Robert Mitchum on Caviar Geeks (1949) 🇺🇸
Now I’ll talk
by Robert Mitchum
Robert Mitchum, who wrote this story without a ghost writer’s help, chose Modern Screen as best-fitted to present the only authentic revelation of his current plans. Here — and here alone is Bob’s own story!
In 1947, after two years during which David O. Selznick vainly cajoled my cooperation, I was escorted to that gentleman’s studio to report for a publicity conference. The enterprising Mister Selznick, traditionally thorough and lavish in every phase of the preparation of his product, was faithful to his reputation, and I was accorded the full treatment.
Ushered into a handsomely appointed office, I was seated behind a polished desk, and a parade of publicists (presumably in order of importance) marched into the room to be introduced, each reciting briefly the exact function of his duties, and the advantages of the service he rendered.
The idea behind this little ceremony was that I should express my attitude and opinions on the method of “presentation” I desired.
Should the subject be palmed off on the public as a “distinguished young actor,” with a dignified cover portrait on a news magazine and a list of his professional credits? Should he be photographed with his biceps flexed and his stomach sucked in, whiling away his happy leisure with a yo-yo? Or should we picture him a moody rumpled clown who, like Topsy, “jes’ grew”?
This, my children, is planning; the process through which the mighty shape the flesh of some stumbling soul who regards honest toil with such shuddering horror that he becomes that caviar geek, a movie actor.
Having myself planned my career as a character actor, wrestling with beards and dialects, with time out to do a little fiction-writing, and having watched those plans collapse with the war-born scarcity of leading men. I knew the folly of this whole arrangement... After a while, being weary from jumping up and down to acknowledge each introduction, I went over to a convenient couch in the room, kicked off my shoes and lay down, trying to think of some way to tell these nice people I wouldn’t be needing them. Then one of them came over, sat on the couch beside me and touched my limp brow with a cool hand.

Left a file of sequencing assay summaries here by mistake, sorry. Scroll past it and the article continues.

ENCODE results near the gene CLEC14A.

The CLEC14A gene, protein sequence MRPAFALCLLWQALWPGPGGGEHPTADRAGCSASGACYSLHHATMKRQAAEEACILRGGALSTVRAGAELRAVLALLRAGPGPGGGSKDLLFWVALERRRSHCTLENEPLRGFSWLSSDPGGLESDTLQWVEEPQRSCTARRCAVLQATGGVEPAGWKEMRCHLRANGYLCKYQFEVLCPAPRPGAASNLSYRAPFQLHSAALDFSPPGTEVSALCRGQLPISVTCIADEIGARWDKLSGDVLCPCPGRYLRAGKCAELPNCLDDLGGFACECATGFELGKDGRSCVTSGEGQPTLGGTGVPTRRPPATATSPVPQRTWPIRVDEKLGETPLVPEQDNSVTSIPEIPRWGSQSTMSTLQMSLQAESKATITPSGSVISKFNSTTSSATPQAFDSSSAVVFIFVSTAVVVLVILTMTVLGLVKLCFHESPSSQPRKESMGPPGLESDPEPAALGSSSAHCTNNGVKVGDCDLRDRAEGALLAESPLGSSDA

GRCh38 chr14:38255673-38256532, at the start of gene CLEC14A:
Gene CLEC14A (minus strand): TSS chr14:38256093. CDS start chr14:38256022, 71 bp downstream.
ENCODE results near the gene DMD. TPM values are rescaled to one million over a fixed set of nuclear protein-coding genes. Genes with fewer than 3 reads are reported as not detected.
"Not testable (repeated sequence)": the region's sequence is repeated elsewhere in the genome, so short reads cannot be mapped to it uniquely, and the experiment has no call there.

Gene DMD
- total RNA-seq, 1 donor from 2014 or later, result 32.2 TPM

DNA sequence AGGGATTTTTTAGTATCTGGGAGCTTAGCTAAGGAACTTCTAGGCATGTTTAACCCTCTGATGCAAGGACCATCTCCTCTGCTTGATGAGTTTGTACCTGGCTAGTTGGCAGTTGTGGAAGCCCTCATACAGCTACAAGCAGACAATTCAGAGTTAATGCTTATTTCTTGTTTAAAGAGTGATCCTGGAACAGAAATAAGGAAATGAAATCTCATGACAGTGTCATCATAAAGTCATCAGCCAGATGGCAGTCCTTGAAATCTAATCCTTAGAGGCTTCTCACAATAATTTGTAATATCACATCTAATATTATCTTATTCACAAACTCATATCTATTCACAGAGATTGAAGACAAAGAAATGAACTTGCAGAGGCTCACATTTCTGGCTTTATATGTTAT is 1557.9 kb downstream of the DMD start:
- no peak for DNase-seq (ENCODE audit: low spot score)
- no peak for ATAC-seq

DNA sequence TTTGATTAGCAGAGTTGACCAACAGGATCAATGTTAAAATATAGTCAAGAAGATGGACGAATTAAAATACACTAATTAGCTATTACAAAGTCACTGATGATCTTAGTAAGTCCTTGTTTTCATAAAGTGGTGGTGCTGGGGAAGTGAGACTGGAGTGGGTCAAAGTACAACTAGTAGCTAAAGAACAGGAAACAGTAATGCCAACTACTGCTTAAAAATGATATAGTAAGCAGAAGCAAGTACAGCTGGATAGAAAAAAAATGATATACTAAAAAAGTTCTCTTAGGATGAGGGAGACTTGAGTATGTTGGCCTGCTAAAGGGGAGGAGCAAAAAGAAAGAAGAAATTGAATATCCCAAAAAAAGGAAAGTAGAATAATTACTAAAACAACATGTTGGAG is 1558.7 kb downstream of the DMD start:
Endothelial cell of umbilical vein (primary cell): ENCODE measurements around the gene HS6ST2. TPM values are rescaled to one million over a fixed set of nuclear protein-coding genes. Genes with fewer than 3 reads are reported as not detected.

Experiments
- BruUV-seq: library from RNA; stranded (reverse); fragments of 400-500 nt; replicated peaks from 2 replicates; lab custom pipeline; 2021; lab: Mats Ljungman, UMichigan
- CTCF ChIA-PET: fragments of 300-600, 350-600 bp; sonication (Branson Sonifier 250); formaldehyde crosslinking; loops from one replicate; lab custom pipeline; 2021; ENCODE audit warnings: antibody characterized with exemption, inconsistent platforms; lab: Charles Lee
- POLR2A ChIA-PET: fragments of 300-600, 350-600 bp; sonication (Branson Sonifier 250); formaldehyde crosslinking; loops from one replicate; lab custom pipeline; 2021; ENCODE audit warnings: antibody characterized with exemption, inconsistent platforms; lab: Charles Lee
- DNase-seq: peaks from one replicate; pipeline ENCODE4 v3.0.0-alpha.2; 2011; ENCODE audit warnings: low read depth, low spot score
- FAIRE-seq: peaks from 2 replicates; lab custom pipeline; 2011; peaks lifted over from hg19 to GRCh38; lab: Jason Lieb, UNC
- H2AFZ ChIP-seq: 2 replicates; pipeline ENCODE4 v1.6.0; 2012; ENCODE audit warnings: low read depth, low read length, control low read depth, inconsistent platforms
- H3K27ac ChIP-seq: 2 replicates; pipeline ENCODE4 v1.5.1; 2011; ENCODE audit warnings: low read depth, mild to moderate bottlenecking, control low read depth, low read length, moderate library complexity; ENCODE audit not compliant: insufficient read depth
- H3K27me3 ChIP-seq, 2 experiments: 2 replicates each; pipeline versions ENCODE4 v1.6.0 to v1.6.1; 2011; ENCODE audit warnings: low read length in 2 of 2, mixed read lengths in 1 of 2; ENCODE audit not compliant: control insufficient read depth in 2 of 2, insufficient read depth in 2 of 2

Looking up, I was overjoyed to regard Anita Colby, on the Selznick roster at the time, and the sight of that enchanted face simply changed the subject.
I did, however, manage to thank the assembly, and tell them that it would be safer not to plan, but to just stick around a few years and see what happened, a suggestion which surely spared them all a good deal of later embarrassment.
Some time afterward, I again wrestled with a plan in attempting to set my economic house in order. I entrusted my fate to a highly-recommended “expert” on those affairs. But this gentleman apparently was doing a bit of quiet planning of his own, with the result that my little program met with disaster. I believe the state of California has some plans for him.
Now the question of plan arises once more, arousing in me the same caution and thrift of promise, for it begins to appear that no plan at all is better than a plan which fails, so rather than define the course of the future, I shall hark on the lessons of the past and practice a program of “don’ts.”